The
associated with asimd_mask
will have each individual mask bit refer to a complete complex element, not to subcomponents of the complex elements. When thesimd < complex < T >>
is backed by a compact representation (e.g., AVX512), then each individual bit will refer to a complete complex element. When thesimd_mask
is backed by an element mask (i.e., multiple bits filling a container of the same size as the simd element) then the size of each bit element will be twice the size of the underlying complex value type (e.g., asimd_mask
would be equivalent to something likesimd_mask < complex < _Float16 >>
, sincesimd < uint32_t >
.sizeof ( uint32_t ) == 2 * sizeof ( _Float16 ) 
Operations or functions which are invalid for complex values will be removed. This includes relational operators (e.g.,
,<
,<=
,>
) and those derived from them such, as>=
ormin
.max 
Any operation which moves or reorders elements will move entire complex values. For example, any sort of permute, resize, split, concat, insert, extract or indexing operation works on complete complex elements as though they are atomic units.

Reduction operations apply at the level of complex values (this follows from the previous bullet), provided the mathematical operation is valid (e.g., reducemax would not be available).
One of the aims of
is to make it possible to write a generic
code, which can use either a scalar type or a dataparallel type
interchangeably. To this end,
provides overloads of many of the
standard functions which operate in dataparallel mode. The same should apply to
a simd of complex values; it should be possible to write an algorithm which uses
either
or
with only a type replacement,
not with major API changes. To this end
should include some member
functions, such as real or imag, to mirror those found in std::complex.
Note that an alternative way to create parallel complex values is to allow
to use simd elements, such as
.
This storage layout is called separated storage and discussion of this format is
outside the scope of this paper.
3. Overview of updates required to support std :: complex
simd elements
There are three ways in which
needs to change to accommodate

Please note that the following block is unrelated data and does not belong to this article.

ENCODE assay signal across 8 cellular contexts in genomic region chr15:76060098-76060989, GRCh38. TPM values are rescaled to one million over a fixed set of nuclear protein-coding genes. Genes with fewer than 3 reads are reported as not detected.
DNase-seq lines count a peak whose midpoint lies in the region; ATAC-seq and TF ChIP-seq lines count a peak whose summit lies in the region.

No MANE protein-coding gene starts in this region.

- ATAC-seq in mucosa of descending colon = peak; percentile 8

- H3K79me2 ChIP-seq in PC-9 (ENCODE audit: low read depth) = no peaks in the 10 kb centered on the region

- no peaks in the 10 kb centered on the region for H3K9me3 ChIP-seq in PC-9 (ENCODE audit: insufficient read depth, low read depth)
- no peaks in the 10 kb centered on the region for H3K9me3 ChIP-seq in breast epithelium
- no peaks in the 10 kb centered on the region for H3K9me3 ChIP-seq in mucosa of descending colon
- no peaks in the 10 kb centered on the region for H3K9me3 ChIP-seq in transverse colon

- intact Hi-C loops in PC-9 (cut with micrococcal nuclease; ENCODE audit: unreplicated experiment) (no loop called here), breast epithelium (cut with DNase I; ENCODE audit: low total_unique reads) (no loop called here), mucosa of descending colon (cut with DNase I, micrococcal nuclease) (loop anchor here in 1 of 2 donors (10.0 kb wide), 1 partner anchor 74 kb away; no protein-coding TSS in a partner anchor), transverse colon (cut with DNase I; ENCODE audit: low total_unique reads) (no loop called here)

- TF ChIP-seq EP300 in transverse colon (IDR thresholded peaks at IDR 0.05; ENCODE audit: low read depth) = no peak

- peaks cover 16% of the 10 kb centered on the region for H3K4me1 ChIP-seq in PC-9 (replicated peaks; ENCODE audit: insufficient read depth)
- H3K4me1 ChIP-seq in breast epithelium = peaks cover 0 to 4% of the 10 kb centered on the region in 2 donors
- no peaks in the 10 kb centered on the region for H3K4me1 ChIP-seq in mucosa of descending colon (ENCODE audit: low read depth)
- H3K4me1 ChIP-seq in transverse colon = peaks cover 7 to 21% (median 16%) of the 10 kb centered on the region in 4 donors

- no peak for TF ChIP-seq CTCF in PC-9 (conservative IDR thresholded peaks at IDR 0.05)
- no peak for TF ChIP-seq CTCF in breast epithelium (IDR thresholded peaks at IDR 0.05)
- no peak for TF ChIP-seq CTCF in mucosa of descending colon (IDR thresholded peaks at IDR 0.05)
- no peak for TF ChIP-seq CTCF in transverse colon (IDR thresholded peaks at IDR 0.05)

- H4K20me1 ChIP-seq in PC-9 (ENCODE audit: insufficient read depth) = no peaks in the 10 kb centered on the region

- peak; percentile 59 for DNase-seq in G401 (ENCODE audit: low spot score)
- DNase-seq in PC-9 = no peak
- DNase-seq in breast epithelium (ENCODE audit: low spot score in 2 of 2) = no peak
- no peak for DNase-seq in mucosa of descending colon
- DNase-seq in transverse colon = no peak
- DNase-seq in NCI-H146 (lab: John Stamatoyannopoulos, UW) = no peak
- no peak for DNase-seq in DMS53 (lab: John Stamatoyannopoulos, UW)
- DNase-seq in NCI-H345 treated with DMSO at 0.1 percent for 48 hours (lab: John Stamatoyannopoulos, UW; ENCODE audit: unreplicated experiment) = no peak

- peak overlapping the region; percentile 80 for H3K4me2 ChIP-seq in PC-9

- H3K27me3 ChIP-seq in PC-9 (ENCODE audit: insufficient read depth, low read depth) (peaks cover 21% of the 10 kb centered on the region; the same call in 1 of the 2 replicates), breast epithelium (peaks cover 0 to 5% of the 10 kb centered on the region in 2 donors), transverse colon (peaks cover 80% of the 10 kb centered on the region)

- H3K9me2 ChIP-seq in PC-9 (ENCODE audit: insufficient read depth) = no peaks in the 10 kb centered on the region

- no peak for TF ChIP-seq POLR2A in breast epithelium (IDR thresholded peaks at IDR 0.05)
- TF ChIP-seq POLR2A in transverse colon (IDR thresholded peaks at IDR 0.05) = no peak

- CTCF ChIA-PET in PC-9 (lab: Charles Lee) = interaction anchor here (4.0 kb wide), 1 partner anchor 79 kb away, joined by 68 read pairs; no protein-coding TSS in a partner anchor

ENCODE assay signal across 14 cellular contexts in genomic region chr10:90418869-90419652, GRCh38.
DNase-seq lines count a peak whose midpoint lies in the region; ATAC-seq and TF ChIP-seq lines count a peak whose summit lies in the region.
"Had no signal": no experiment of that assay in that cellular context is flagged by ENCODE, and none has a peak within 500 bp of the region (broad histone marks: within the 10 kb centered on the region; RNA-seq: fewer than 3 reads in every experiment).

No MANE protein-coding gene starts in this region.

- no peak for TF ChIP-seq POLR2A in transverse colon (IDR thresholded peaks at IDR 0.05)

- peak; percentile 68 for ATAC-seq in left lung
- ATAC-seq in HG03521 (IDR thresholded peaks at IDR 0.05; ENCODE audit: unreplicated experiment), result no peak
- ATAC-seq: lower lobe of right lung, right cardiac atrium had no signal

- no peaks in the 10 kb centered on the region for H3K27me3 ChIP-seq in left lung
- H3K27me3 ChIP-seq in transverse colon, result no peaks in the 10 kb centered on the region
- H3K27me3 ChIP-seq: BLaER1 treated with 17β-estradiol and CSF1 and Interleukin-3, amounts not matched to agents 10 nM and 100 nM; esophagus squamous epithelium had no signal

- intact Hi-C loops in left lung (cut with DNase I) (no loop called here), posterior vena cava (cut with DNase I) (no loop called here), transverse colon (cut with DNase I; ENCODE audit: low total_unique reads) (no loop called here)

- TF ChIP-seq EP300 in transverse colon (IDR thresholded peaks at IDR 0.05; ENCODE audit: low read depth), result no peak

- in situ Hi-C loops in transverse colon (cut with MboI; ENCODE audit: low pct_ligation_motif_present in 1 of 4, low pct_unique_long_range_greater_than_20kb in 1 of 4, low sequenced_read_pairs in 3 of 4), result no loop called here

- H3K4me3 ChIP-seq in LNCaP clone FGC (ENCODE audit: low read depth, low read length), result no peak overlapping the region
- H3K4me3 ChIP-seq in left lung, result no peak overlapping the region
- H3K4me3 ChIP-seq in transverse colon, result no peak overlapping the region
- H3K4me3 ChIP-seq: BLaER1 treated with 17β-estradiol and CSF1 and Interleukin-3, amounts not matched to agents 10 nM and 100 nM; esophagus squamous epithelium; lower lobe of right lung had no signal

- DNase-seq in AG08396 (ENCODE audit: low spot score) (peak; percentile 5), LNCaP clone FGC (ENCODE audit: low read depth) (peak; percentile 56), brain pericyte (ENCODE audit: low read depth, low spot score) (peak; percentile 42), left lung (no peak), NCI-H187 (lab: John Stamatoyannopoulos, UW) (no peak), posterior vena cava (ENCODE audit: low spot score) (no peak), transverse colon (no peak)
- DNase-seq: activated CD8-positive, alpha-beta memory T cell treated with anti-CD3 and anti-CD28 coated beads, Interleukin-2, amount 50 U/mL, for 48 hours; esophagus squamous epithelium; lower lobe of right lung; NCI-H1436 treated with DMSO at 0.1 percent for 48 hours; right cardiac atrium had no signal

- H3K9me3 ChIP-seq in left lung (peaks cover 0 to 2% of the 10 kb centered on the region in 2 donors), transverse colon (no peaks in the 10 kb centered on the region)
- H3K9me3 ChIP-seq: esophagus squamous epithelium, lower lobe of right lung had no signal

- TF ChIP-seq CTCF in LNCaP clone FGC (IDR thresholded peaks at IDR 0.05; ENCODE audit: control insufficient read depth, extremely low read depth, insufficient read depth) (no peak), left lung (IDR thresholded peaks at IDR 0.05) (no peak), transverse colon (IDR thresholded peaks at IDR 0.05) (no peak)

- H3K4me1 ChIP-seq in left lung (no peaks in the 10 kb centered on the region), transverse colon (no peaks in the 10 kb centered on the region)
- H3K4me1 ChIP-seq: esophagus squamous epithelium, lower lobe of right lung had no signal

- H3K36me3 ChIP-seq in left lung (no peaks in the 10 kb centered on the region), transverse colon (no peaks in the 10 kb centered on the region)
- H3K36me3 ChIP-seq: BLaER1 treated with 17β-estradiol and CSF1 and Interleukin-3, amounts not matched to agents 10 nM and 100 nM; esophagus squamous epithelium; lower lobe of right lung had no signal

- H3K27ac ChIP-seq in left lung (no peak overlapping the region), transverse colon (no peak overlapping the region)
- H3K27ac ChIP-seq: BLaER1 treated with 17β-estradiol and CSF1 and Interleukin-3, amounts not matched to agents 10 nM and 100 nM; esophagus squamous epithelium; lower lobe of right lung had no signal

elements:

Modify the definition of vectorizable types and the operations on them to allow for complex elements. These modifications are small in nature and don’t change the fundamental
API.std :: simd 
Add a small number of methods to
to mimic those found instd :: simd
. These modifications allow astd :: complex
value to be easily inserted into source code by text or template replacement in place of astd ::: simd < complex < T >>
value without requiring a rewrite.std :: complex 
Add a set of overloads and free functions to allow
to reflect the different behaviours of complex (e.g.,simd < complex < T >>
,sin
,cos
,exp
).log
Each of these points will now be discussed in more detail.
3.1. std :: simd
base modifications
In its current definition,
allows the element type to be any
cvunqualified arithmetic type other than bool. The first modification is to
extend the set of allowable element types to include any type which is valid for
.
Any simd operation or function which relies only on an element being an atomic
container which can be arbitrarily moved or duplicated as a single unit will
continue to operate as expected. For example, all the following will work on
without modification:

Constructors or
/copy_to
functions for loading and storing values to and from contiguous iteratorscopy_from 
Broadcast constructor

Index operations

Reordering operations, such as
,split
,concat
,permute
,resize
andinsert
.extract 
Masking selection operations (using a mask to include or exclude values from an operation or copy).
’s of complex values do not need to have any special behaviour since the mask
is simply a collection of boolean values, and the underlying element type makes no difference.
Constructors, including generator functions, which work on atomic units (e.g., broadcasting constructor) will work without modification.
Numeric operations (binary, unary, and compoundassignment) are mostly covered by [P1928R3] remark:
A simd object initialized with the results of applying the indicated operator to